If you, or someone you know, is being arrested and suspected of committing a crime, they/ you have the right to receive free legal advice, otherwise known as legal aid. If you’ve asked for it, legal aid should be given before you are questioned at a police station.
How can you get free legal advice?
When you’re arrested by the police, you must be told about your right to receive free legal advice. This should occur after you’ve been arrested and before you’re questioned by police at a police station.
Your rights entitle you to ask to see the police station’s ‘duty solicitor’, alternatively you can ask for legal advice and to contact a solicitor of your choosing, such as a ‘police station representative’.
Duty solicitors are independent of the police and available 24 hours a day. Everyone is entitled to access the duty solicitor scheme; this means that a criminal defence solicitor is assigned to your case, free of charge. Depending on the seriousness of the crime that you’re suspected of committing, legal advice may be given to you over the phone.
What is a police station representation?
For clients that feel their case is too important to risk leaving it to duty solicitors, they may seek the advice from a police station representative. When choosing a police station representation solicitor, you can ensure that you are offered thorough legal advice, and therefore the best chance of clearing criminal charges.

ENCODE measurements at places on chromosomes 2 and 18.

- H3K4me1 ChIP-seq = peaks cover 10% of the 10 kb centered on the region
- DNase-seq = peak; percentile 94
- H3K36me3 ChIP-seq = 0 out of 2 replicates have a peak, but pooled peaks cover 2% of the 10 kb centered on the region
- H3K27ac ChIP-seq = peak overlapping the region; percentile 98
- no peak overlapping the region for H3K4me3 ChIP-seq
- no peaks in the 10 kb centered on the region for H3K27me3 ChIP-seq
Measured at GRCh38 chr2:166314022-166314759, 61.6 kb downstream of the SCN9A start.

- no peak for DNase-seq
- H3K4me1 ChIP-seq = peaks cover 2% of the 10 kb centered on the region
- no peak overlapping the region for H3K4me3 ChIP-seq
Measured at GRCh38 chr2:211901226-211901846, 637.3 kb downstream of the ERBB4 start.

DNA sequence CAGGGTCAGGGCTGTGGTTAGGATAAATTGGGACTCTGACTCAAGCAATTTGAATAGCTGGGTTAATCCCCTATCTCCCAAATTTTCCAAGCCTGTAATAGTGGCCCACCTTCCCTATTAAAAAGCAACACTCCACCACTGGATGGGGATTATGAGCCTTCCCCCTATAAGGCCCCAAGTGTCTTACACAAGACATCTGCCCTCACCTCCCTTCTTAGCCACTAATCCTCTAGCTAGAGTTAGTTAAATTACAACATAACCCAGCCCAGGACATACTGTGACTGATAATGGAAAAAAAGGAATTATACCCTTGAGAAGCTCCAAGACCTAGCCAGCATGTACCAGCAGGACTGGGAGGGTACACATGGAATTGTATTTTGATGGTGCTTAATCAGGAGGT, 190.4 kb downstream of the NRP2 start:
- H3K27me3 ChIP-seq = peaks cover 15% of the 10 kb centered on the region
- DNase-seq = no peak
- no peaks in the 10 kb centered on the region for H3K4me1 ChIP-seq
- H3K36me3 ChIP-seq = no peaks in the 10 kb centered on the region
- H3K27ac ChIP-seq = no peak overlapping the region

Police station representation can inform you of your rights, and advise on the following:
- What to say, or what not to say during the interview process
- Inform you of your right to remain silent, and if you choose to do so what implications this can have
- Specific legislation surrounding your criminal charges
- Whether your attendance at the police station is necessary
What happens after you’ve asked for legal advice?
After you’ve asked for legal advice, the police cannot question you until you’ve received it, although there are some exceptions.
How long can you be held in custody?
In serious cases and if a senior officer agrees, the police can make you wait for legal advice. However, the longest you can be made to wait before receiving legal advice after arriving at a police station is 36 hours, or 48 hours if suspected for terrorism.
The longest the police can hold you in custody before they charge you with a crime or release you is up to 24 hours. However, this is longer if you’ve been suspected of a serious crime such as murder, which can be up to 36 or 96 hours. In addition to this, if you’ve been arrested under the Terrorism Act, you can be held without charge for up to 14 days.
Contact Broadbents today and receive police station representation
If you need specialist advice, Broadbents Solicitors cover various fields of law, ensuring that you have access to expert legal advice. You can call our dedicated team today: Alfreton 01773 832 511, Derby 01332 369 090, Heanor 01773 769 891, or Sutton-in-Ashfield 01623 441 123. Alternatively, you can head over to our online contact form and we’ll be in touch.